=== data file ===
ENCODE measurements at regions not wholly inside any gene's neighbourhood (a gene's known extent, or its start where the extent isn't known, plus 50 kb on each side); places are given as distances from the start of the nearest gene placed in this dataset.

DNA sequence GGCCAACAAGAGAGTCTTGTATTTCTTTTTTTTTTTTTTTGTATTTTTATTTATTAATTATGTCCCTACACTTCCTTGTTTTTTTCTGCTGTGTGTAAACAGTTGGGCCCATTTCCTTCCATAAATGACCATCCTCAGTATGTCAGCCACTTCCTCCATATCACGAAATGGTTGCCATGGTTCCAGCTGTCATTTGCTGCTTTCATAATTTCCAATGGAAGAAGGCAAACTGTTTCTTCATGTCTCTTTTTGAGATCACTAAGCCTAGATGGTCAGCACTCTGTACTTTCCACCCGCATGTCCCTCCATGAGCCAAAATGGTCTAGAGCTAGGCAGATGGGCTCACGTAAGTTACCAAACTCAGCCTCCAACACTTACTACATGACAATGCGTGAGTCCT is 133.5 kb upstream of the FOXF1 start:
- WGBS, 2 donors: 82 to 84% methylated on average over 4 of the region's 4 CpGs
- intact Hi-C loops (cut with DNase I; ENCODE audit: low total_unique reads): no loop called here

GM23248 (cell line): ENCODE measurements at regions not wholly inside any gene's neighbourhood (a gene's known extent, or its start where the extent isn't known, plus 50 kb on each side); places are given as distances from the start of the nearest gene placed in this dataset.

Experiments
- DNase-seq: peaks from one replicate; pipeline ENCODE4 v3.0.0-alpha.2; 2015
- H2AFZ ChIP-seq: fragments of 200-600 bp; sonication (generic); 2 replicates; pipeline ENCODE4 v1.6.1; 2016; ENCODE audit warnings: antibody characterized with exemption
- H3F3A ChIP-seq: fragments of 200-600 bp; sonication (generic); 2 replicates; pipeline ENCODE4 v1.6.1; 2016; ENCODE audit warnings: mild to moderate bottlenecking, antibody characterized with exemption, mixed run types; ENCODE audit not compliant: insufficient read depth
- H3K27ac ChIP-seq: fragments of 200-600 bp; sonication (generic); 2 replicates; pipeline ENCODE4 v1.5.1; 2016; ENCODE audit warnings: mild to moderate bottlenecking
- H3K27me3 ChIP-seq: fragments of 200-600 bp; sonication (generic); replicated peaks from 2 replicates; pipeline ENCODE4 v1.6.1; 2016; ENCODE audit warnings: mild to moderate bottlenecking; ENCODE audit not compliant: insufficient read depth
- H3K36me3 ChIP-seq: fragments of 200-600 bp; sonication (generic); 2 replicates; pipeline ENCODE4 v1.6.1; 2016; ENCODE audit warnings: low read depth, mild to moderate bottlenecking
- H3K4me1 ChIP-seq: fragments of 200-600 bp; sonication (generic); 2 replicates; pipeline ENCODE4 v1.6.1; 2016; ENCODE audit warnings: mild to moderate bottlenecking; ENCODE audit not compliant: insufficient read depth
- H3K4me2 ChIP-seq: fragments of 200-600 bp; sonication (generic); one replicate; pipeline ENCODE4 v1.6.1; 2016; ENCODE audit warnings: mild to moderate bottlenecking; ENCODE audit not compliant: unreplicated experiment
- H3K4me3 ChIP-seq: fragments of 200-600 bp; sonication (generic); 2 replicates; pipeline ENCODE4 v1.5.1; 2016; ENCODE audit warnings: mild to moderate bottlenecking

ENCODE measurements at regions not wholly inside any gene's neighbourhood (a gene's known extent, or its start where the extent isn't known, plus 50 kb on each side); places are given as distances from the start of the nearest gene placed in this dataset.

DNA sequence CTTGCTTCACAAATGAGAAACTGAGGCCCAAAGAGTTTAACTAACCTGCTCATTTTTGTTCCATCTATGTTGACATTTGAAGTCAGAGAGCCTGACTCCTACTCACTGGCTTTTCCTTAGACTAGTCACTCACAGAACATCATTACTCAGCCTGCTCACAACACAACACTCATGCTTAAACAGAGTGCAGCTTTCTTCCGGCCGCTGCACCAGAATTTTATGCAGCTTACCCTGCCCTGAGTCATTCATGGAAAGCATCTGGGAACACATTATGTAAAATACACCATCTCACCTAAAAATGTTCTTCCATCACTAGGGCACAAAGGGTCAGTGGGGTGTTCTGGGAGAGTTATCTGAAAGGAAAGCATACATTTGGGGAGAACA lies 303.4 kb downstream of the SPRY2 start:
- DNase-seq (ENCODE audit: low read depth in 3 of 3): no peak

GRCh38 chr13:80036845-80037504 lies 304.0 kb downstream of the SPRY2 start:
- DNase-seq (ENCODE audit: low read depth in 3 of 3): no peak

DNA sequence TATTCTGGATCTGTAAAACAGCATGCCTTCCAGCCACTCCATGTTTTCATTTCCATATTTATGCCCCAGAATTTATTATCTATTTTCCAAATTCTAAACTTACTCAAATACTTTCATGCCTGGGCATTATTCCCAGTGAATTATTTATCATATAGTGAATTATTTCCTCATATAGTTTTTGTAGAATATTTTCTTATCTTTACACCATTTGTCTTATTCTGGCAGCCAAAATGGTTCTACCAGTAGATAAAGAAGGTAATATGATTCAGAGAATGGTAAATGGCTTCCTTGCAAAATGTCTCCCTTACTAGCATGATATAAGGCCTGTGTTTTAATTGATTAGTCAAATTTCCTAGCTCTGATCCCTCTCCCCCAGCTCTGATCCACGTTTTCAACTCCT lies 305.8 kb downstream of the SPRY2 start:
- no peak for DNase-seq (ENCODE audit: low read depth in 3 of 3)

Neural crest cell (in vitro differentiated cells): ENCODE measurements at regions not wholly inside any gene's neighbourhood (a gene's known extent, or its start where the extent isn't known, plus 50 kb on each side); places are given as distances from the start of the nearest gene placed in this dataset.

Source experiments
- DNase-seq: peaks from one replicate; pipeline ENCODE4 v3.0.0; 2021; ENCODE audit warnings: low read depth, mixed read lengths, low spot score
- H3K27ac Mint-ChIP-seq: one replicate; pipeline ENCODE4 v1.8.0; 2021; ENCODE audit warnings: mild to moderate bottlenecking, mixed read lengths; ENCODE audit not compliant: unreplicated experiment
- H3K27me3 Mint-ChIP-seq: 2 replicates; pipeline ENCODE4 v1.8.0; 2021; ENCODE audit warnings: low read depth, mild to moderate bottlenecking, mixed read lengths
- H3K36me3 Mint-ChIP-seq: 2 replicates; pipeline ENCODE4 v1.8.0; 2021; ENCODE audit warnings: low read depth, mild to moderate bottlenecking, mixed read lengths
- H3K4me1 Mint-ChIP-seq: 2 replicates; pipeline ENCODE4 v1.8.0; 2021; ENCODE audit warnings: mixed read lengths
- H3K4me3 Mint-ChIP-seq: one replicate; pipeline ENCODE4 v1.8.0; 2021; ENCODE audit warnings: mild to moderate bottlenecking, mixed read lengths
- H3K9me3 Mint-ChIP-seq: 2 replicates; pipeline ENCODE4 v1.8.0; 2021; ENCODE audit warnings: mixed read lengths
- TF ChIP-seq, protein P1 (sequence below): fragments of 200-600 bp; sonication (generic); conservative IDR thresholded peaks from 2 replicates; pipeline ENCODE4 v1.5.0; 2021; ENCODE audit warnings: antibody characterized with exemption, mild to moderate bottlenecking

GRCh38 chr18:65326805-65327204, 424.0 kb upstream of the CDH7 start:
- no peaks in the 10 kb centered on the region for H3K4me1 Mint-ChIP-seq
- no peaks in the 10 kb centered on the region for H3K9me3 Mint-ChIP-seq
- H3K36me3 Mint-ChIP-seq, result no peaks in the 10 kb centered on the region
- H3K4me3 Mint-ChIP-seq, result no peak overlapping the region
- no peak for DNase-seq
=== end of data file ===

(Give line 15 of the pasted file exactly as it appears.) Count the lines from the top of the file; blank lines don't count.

- H3K4me3 ChIP-seq: fragments of 200-600 bp; sonication (generic); 2 replicates; pipeline ENCODE4 v1.5.1; 2016; ENCODE audit warnings: mild to moderate bottlenecking